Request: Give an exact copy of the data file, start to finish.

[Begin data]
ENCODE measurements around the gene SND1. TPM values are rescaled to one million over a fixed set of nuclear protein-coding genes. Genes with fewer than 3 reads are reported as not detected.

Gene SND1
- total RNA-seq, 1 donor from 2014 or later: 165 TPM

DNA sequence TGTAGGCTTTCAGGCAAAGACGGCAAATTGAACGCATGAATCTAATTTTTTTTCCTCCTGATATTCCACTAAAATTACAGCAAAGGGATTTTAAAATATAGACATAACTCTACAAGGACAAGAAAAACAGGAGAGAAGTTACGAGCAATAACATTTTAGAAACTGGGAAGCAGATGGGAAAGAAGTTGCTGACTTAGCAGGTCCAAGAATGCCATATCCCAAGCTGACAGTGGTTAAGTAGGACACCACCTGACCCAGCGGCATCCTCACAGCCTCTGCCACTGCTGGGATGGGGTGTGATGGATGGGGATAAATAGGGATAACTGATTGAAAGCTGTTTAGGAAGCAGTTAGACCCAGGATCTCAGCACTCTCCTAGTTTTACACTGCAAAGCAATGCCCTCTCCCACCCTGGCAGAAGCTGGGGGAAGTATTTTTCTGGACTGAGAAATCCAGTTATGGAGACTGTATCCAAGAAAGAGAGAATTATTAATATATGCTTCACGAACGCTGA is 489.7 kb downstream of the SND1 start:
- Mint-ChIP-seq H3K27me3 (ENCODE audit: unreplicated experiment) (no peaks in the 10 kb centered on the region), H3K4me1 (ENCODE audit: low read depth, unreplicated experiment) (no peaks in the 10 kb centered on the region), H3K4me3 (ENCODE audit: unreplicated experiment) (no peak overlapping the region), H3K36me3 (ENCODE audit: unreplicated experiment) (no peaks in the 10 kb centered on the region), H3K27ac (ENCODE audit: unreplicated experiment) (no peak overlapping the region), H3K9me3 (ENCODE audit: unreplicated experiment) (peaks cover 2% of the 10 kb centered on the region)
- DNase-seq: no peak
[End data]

ENCODE measurements around the gene SND1. TPM values are rescaled to one million over a fixed set of nuclear protein-coding genes. Genes with fewer than 3 reads are reported as not detected.

Gene SND1
- total RNA-seq, 1 donor from 2014 or later: 165 TPM

DNA sequence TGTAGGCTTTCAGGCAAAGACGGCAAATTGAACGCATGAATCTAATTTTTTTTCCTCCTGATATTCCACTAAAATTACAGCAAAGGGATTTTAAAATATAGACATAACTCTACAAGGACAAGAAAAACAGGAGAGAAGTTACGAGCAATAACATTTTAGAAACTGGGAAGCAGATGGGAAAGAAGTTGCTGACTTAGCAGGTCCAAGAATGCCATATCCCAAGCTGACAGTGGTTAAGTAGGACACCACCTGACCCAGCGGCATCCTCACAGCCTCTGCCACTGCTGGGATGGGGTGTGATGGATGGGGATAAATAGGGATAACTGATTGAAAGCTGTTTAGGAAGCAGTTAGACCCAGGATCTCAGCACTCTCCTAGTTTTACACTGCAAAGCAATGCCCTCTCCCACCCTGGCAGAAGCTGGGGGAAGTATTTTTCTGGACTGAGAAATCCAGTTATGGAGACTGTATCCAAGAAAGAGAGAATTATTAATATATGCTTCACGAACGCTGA is 489.7 kb downstream of the SND1 start:
- Mint-ChIP-seq H3K27me3 (ENCODE audit: unreplicated experiment) (no peaks in the 10 kb centered on the region), H3K4me1 (ENCODE audit: low read depth, unreplicated experiment) (no peaks in the 10 kb centered on the region), H3K4me3 (ENCODE audit: unreplicated experiment) (no peak overlapping the region), H3K36me3 (ENCODE audit: unreplicated experiment) (no peaks in the 10 kb centered on the region), H3K27ac (ENCODE audit: unreplicated experiment) (no peak overlapping the region), H3K9me3 (ENCODE audit: unreplicated experiment) (peaks cover 2% of the 10 kb centered on the region)
- DNase-seq: no peak